Fight Colorectal Cancer Awards Late Stage Disease Research Grant

lisa-fund-grant-2013Fight Colorectal Cancer and its generous Lisa Fund donors struck a blow against late stage colorectal cancer Tuesday, April 9th at the 2013 annual meeting of the American Association for Cancer Research (AACR) in Washington D.C.

Top cancer researchers from around the nation applauded as we, along with the AACR, awarded a $50,000 research grant to Pia Morelli, M.D., Ph.D., a post-doctoral Fellow at the University of Texas MD Anderson Cancer Center in Houston.

With this grant, Dr. Morelli will use highly specific DNA tests on blood samples to identify those patients most likely to respond to drugs that target the Epidermal Growth Factor Receptor (EGFR), and also to detect even more specific KRAS and EGFR mutations that develop over time, which perhaps cause patients to eventually become resistant to anti-EGFR drugs such as Erbitux (cetuximab) and Vectibix (panitumumab).

Currently, tumors of late-stage colorectal cancer patients are tested to detect a KRAS genetic mutation. If they have the mutation, they do not receive Erbitux or Vectibix. However, even those who have wild-type (non-mutated) KRAS and initially respond to anti-EGFR treatments can develop resistance and no longer benefit from these powerful drugs.

AACR sign with Fight CRC logoResearchers now understand that cancer is usually a “cascade” of events–often involving more than one genetic mutation and/or abnormal cell functions.–and that over time, patients may develop new mutations, even in different sections of one tumor. However, tumors are always leaking DNA into the blood stream. In her research, Dr. Morelli will analyze blood samples of colorectal cancer patients using a highly specialized new technique of DNA analysis that can detect these less frequent mutations that can occur in both the KRAS gene  and in EGFR cell-wall mutations over time, and that might cause chemotheraphy resistance. The ultimate hope would be to eventually use blood DNA analysis instead of repeated tumor biopsies to monitor cancer cell changes during disease progression and treatment.

Working at MD Anderson, she will be able to test large numbers of blood samples to see if the highly sensitive DNA analysis can better predict both initial response and/or developing resistance to the anti-EGFR targeted drugs.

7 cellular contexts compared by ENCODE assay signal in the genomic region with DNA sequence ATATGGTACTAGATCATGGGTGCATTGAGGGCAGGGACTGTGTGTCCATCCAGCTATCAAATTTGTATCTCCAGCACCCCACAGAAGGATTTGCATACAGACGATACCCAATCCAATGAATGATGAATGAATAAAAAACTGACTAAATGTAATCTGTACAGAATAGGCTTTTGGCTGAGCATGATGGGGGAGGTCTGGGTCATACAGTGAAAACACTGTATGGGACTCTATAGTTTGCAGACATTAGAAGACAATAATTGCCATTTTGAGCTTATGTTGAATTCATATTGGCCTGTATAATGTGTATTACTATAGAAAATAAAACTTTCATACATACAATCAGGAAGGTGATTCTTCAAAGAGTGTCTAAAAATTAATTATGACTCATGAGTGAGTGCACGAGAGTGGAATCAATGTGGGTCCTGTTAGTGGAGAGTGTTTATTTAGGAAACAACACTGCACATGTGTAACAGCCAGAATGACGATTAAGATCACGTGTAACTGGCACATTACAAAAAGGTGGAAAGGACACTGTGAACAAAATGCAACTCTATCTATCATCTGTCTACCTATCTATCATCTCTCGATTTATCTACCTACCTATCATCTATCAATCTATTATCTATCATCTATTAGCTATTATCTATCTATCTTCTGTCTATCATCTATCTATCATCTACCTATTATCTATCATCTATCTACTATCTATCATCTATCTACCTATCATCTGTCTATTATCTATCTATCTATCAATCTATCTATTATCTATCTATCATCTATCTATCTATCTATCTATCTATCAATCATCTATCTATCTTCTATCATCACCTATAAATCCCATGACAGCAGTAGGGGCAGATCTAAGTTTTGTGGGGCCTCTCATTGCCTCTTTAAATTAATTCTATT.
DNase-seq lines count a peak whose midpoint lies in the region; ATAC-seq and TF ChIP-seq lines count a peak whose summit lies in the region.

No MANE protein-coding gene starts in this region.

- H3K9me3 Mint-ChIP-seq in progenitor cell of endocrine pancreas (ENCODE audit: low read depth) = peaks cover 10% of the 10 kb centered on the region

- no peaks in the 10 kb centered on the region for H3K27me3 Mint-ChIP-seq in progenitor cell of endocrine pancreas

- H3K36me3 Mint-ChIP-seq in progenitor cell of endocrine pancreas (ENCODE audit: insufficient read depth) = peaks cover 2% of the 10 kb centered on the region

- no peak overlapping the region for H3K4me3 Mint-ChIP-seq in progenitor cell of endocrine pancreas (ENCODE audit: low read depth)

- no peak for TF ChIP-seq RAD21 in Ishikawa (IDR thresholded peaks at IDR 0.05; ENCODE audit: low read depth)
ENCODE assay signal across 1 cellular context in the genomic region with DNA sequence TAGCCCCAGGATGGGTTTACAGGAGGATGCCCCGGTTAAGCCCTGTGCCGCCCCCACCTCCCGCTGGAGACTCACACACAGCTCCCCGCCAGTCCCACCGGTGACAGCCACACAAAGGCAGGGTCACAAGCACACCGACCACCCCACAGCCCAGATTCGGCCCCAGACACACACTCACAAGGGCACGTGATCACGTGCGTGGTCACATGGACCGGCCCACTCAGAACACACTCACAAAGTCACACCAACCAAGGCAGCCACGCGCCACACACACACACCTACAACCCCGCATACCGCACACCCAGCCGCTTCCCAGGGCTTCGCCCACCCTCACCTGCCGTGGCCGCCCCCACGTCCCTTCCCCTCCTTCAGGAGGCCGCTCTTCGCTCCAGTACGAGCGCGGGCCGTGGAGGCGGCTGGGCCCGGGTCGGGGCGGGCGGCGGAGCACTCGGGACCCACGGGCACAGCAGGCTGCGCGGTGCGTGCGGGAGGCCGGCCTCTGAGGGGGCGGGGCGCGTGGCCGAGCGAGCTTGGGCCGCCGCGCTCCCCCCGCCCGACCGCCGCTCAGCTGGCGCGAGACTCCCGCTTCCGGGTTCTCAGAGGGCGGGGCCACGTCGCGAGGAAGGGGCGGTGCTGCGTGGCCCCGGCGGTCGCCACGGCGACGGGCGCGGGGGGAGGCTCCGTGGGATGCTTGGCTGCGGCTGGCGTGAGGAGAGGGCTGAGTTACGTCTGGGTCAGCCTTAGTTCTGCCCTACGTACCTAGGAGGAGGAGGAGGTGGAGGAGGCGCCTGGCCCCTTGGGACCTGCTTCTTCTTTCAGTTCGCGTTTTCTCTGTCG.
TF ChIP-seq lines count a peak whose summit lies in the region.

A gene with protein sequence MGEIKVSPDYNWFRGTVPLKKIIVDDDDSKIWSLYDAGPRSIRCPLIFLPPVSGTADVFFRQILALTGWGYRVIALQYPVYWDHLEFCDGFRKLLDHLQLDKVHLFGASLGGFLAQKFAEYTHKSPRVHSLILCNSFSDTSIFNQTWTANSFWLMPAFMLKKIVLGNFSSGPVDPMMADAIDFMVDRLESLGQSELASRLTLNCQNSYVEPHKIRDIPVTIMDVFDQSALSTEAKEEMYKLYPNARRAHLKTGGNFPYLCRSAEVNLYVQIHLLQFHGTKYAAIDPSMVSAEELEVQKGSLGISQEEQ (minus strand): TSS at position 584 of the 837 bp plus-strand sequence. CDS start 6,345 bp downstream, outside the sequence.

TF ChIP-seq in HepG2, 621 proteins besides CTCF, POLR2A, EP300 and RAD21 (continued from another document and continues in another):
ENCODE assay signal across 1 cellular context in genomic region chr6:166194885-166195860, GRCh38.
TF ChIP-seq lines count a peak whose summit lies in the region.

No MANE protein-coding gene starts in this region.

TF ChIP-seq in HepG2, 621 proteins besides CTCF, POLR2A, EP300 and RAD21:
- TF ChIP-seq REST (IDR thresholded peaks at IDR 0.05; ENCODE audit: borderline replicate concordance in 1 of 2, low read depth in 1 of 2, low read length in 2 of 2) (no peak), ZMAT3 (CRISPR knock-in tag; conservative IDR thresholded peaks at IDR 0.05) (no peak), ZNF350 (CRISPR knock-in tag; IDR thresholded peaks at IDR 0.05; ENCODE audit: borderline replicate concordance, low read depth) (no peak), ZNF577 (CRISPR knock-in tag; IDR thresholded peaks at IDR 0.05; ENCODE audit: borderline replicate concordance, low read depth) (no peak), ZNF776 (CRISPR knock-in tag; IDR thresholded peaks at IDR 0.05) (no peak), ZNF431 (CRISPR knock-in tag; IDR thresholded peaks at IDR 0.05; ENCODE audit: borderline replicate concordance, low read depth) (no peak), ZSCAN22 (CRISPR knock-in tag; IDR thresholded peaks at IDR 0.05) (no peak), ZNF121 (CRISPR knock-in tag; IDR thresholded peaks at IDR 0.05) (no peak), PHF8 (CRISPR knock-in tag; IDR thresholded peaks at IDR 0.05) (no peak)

Dr. Morelli graduated summa cum laude in medicine and started her medical oncology fellowship at the Second University at Naples School of Medicine, where she had the rare chance to do “translational research”—doing both patient care and  laboratory research on the EGFR (epidermal growth factor receptor) and VEGF (vascular endothelial growth factor receptor) that stimulate tumor growth. Recruited to the University of Colorado Cancer Center, she completed her medical oncology fellowship and a Ph.D. with world-renowned Dr. Gail Eckhardt, continuing her laboratory research into targeted drugs plus running Phase I clinical trials. She then worked two years at the Spanish National Cancer Research Center, and in 2012 came to the MD Anderson Cancer Center.

According to her supervising mentor, Scott Kopetz, M.D., Ph.D, at the MD Anderson Cancer Center, Dr. Morelli has “a unique insight into questions of particular clinical relevance….She is able to maximize the information derived from patient-based studies [combined with]…her unique molecular biology background.”

Her research, he said, is “anticipated to have profound impact on clinical outcomes.”

An AACR expert committee selected Dr. Morelli as winner of the 2013 Fight Colorectal Cancer-AACR Fellowship, given annually in memory of the late Lisa Dubow.

lisa dubowOne of just a few AACR fellowships–and the only one focused on late-stage colorectal cancer–it is funded 100% by donations to the Lisa Fund at Fight Colorectal Cancer.

Lisa Dubow, one of the founding members of Fight Colorectal Cancer, directly credited researchers for giving her extra years of survival with stage IV colorectal cancer. Before her death, she launched what became known as the Lisa Fund to support young scientists who chose advanced (metastatic) colorectal cancer as their research focus.

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